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Today: August 31

Today: August 31

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Today: August 31

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  1. Sticky-note Door Decor: Word Most Likely Forgotten Discussion and Review: The power of word choice Listening and Analyzing: “Wack Writing” (Hannibal Buress) Vocabulary Lesson 16: Fix It! Improve the graphic design of the text. ASSESSMENT / ASSIGNMENT Analyzing:“Wack Writing” (square + handout) Improve the graphics on the vocabulary packet (pages 227-232): (highlight and underline—see model) Mnemonic Devices + Graphics (yellow sheet): due Wednesday, Sept. 5 Shmocabulary! Packetdue Friday, Sept. 7 Today: August 31 TOPIC: When we say “word choice” LEVELS: Analyzing

  2. Quick! Like a bunny. Look through your Lesson 16 packet and find the vocabulary word + definition that you think you’re most likely to forget. On your sticky note, write the word and one of its definitions. Sign your name—legibly. When you finish, silently walk into the hall and post your note on the outside of the classroom door—don’t cover other sticky notes. While you’re waiting for others to finish, study and work on Lesson 16. Sticky Note Door Decor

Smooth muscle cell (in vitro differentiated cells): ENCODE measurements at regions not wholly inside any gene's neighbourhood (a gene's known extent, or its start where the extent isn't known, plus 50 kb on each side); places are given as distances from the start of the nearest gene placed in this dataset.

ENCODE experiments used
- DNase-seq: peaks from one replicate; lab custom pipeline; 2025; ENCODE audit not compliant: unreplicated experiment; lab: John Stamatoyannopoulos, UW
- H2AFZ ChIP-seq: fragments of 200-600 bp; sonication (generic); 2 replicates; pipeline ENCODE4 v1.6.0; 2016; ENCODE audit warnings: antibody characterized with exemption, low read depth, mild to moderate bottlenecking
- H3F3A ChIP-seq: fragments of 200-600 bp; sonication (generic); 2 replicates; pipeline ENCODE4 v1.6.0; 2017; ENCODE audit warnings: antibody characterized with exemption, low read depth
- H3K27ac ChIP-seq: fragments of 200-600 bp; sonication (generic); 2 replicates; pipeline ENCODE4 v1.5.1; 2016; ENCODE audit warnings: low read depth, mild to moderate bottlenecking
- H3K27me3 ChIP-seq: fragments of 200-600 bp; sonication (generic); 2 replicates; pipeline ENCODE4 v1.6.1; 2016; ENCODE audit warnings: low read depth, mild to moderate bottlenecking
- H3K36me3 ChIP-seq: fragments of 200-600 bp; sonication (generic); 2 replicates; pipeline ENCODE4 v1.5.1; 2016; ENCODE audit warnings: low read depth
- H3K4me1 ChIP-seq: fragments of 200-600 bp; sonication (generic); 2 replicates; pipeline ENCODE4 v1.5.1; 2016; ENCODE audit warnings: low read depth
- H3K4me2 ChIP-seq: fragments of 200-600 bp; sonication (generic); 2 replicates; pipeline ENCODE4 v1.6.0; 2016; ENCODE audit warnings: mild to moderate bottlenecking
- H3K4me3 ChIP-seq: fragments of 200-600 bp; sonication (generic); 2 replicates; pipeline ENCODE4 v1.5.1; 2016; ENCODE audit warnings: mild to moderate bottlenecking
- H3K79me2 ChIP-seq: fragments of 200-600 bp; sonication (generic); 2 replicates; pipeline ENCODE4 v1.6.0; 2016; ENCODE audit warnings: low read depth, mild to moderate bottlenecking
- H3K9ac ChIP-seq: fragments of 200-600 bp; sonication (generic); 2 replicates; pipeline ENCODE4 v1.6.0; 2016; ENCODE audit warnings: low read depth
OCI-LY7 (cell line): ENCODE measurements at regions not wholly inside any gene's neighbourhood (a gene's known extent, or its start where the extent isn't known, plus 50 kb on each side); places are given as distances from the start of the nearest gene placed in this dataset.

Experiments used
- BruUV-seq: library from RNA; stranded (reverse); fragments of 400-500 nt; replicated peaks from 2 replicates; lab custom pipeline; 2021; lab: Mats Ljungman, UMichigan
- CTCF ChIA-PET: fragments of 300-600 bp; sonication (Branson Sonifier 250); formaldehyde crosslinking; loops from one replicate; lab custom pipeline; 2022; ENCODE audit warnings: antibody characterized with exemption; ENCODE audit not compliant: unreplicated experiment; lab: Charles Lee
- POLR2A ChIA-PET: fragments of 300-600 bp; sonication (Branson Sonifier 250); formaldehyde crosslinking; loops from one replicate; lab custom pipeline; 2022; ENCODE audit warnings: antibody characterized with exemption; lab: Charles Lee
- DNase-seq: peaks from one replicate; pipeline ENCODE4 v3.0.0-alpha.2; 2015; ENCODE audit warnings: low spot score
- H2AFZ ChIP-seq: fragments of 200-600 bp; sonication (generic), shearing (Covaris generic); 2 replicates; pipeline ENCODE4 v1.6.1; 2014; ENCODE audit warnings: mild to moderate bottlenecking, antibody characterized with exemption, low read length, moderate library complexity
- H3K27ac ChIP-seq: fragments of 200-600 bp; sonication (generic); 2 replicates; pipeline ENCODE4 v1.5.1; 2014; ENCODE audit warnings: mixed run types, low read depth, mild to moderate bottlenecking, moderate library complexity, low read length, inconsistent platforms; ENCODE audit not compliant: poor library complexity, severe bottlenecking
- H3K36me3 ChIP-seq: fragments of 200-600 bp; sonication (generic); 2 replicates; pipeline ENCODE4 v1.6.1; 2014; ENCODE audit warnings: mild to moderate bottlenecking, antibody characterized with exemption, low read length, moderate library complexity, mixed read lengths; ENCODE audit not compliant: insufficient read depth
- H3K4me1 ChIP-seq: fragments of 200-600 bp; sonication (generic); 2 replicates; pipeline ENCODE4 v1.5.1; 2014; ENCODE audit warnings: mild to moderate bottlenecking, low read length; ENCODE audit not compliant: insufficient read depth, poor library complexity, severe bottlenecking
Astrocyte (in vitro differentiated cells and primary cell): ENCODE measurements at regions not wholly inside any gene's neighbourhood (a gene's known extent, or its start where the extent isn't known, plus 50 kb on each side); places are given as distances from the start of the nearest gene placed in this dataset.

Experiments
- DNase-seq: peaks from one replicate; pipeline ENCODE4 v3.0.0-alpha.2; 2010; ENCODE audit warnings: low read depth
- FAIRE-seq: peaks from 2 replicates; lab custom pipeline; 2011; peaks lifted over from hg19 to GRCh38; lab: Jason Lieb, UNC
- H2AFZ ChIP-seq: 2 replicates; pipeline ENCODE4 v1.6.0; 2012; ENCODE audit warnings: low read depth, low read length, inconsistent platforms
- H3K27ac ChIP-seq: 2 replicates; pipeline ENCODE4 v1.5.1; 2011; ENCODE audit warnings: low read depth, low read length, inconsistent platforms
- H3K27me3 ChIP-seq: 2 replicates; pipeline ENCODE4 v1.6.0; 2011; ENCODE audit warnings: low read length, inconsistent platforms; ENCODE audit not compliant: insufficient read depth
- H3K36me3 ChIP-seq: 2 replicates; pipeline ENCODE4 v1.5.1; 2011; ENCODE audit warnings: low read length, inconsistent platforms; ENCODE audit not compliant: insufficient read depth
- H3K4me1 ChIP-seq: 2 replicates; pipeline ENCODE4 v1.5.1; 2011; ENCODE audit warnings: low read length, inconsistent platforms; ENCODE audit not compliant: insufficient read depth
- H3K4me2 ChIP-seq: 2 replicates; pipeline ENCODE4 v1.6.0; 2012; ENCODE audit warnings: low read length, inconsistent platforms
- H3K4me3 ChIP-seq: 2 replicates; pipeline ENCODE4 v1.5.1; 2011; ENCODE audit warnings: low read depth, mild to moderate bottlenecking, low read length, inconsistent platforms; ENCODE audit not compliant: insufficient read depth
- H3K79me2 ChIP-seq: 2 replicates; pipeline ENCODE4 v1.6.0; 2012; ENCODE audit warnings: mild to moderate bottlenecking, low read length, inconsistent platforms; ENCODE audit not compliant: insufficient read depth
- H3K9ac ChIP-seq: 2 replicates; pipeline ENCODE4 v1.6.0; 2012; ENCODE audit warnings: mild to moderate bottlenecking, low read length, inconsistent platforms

3. The Power of words

  4. Ideas Organization Sentence Fluency Word Choice Voice Conventions Six Traits

  5. Hannibal Buress • Author of “Wack Writing” • Born in 1983. • Lives in NYC. • If Steven Wright, Mos Def and Dave Chappelle had a baby, that would be disgusting, but it would sound like Hannibal Buress. -- Chris Rock

  6. Listening for word choice • First time: Just listen. Try to notice the words Buress criticizes. • Second time: Listen and read. Circle (or highlight) the words Buress criticizes. (Look for the italicized parts.)

  7. Wack Writing • diversity • Inaccurate use of the word—diversity on campus requires more than a single visit by a minority comedian • comedic • Redundant and unecessary (word choice is lazy): all jokes are comedic • streets • Naïve—Buress meant it ironically and the reporter didn’t catch that • even food • Lazy writing: “even” shows surprise about food jokes; “food” requires development

  8. Wack Writing • exclamation point • comparing people to punctuation is bland, uninteresting, and careless • price range of $2,000 • idea problem, more than a word choice problem • everyone • Imprecise and totally inaccurate—it’s impossible for everyone to get what they want, especially from one event

  9. On Your Square • Reflect on your own word choice. Are you careful about it? Do you care? Explain and give an example. • Speculate: For real, how can you improve your word choice? Give an example. • Predict: For real, will you think about word choice when you write? In what circumstances? Why?